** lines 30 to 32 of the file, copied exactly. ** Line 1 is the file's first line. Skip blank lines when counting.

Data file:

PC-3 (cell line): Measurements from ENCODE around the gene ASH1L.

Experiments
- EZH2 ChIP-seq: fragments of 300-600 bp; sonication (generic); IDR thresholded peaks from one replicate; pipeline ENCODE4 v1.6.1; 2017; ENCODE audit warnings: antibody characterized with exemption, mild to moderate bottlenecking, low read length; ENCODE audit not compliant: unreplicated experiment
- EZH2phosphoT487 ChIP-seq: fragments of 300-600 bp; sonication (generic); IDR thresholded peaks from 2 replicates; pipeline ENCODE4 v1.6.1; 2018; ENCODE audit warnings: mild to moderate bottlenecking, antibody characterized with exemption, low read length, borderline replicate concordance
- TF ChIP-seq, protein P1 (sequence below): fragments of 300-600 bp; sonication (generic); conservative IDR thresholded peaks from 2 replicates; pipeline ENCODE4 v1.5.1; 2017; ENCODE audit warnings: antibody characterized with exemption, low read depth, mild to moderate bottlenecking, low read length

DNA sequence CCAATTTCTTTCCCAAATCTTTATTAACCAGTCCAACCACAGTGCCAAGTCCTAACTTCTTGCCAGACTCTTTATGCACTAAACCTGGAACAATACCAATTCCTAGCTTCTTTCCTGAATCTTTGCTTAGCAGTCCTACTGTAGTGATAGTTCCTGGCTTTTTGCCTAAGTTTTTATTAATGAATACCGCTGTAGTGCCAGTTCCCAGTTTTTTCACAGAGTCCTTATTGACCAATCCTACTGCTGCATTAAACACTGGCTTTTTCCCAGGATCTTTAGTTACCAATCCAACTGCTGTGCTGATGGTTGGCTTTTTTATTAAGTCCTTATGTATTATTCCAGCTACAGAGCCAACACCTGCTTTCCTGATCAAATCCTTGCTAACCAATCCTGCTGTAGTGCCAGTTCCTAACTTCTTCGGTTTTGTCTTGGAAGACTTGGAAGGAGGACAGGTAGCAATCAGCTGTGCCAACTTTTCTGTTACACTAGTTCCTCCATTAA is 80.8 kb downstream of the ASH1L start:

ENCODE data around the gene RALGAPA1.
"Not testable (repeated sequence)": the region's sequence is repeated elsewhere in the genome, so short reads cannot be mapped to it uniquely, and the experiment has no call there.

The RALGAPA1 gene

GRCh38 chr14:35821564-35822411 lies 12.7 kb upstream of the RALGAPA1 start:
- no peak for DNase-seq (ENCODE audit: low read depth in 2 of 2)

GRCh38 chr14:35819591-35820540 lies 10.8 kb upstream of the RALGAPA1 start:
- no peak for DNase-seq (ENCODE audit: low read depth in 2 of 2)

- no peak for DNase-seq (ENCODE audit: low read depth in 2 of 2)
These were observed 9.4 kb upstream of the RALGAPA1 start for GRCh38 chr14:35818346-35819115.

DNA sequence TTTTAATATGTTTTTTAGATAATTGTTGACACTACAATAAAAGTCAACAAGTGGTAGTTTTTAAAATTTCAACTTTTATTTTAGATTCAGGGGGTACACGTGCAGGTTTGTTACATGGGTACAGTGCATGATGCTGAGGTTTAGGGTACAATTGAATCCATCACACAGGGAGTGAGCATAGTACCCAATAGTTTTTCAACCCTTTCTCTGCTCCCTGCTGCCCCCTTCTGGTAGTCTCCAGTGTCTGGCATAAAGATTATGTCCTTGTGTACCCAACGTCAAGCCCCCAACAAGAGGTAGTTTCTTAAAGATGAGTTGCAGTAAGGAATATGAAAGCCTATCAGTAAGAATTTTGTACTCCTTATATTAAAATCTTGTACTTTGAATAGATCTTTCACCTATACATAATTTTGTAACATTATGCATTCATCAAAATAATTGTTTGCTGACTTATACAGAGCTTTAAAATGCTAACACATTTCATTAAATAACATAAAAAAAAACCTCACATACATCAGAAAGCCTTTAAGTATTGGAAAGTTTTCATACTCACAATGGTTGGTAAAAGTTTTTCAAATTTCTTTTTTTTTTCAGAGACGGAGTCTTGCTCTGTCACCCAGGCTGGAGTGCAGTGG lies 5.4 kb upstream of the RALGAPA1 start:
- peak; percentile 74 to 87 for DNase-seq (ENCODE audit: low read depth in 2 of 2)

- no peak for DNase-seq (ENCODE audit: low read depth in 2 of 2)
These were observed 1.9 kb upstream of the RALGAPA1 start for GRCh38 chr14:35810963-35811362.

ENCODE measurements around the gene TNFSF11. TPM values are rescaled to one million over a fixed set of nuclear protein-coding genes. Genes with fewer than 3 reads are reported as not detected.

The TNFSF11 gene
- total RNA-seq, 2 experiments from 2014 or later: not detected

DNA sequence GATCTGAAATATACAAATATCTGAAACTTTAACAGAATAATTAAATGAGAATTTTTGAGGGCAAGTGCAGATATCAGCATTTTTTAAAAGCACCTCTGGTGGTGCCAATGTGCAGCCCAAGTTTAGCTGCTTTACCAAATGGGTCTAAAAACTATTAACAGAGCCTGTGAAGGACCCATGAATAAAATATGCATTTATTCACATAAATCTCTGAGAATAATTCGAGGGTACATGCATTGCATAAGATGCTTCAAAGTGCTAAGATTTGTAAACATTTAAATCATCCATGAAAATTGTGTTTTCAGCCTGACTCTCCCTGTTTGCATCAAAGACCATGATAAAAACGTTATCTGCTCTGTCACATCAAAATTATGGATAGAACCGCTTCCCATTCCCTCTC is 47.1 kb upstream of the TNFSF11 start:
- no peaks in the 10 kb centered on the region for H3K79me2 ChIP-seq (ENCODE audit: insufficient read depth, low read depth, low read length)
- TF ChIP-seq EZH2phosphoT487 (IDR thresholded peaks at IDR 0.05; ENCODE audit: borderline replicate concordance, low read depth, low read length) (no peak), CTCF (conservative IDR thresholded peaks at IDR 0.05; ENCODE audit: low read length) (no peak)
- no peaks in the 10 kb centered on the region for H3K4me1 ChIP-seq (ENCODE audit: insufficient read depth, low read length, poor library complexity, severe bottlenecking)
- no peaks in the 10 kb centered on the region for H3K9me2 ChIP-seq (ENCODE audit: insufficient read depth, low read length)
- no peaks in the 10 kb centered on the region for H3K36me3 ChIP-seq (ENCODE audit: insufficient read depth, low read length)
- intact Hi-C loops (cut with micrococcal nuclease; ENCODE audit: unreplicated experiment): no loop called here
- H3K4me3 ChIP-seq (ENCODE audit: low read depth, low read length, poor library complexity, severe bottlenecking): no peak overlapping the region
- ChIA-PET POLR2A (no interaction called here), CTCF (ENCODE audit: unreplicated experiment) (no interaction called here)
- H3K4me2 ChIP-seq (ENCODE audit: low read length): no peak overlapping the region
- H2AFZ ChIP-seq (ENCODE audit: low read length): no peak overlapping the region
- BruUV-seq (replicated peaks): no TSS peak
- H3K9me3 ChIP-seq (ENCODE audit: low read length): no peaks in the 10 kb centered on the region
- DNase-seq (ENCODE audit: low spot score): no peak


- H3K4me3 ChIP-seq (ENCODE audit: low read depth, low read length, poor library complexity, severe bottlenecking): no peak overlapping the region
- ChIA-PET POLR2A (no interaction called here), CTCF (ENCODE audit: unreplicated experiment) (no interaction called here)
- H3K4me2 ChIP-seq (ENCODE audit: low read length): no peak overlapping the region